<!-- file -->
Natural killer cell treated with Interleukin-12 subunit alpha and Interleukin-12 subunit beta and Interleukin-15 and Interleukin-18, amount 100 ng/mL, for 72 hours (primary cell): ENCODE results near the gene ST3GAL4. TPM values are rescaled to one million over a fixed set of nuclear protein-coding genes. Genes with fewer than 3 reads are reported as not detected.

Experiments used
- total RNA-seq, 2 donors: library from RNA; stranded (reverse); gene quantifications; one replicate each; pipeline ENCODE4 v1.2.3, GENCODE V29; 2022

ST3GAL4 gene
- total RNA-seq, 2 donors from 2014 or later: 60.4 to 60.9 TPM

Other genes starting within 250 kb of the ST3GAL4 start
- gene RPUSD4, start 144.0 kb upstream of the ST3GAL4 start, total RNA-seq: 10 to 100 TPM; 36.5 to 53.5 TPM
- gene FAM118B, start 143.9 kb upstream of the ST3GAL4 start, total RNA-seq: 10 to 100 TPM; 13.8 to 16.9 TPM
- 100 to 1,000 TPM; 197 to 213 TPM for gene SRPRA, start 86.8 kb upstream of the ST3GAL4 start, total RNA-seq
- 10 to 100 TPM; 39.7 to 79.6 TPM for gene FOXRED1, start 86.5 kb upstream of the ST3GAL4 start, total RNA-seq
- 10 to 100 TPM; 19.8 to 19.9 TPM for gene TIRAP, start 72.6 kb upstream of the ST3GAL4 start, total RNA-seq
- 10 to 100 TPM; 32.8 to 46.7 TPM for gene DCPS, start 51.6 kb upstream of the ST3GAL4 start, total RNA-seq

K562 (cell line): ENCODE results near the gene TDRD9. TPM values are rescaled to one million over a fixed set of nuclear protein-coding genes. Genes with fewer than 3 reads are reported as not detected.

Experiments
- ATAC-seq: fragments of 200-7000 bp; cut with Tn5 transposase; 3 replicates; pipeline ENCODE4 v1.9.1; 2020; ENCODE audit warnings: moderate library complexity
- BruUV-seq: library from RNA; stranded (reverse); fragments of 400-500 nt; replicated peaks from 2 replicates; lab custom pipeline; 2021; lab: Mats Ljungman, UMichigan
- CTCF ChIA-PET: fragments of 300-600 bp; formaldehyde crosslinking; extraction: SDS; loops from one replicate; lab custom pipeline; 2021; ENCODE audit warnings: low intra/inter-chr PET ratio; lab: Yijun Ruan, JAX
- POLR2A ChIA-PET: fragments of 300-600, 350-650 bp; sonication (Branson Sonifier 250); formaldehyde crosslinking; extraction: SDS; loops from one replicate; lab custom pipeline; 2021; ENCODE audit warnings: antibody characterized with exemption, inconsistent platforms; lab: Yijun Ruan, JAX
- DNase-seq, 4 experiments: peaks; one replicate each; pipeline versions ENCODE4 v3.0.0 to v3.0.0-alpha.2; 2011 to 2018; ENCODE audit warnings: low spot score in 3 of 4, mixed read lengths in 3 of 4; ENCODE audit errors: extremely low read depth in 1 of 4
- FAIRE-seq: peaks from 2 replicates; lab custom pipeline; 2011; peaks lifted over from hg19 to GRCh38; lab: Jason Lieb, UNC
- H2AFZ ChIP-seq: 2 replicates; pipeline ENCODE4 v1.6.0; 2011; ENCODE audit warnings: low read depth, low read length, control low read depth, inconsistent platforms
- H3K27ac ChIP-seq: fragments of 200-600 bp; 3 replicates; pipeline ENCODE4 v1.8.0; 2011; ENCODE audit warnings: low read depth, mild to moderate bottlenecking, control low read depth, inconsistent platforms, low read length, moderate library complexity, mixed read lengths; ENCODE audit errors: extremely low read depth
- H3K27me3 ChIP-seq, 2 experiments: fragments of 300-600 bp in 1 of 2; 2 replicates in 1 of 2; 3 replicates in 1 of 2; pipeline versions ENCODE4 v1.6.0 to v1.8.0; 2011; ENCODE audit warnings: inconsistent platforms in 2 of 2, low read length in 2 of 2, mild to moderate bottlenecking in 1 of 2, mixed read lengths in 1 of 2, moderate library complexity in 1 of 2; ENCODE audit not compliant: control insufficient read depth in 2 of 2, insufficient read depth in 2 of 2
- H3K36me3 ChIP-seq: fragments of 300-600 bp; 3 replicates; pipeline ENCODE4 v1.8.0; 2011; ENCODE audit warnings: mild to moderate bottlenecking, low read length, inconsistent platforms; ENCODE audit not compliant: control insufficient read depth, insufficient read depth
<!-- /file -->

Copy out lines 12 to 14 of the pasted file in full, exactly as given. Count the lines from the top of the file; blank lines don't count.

- 10 to 100 TPM; 32.8 to 46.7 TPM for gene DCPS, start 51.6 kb upstream of the ST3GAL4 start, total RNA-seq

K562 (cell line): ENCODE results near the gene TDRD9. TPM values are rescaled to one million over a fixed set of nuclear protein-coding genes. Genes with fewer than 3 reads are reported as not detected.

Experiments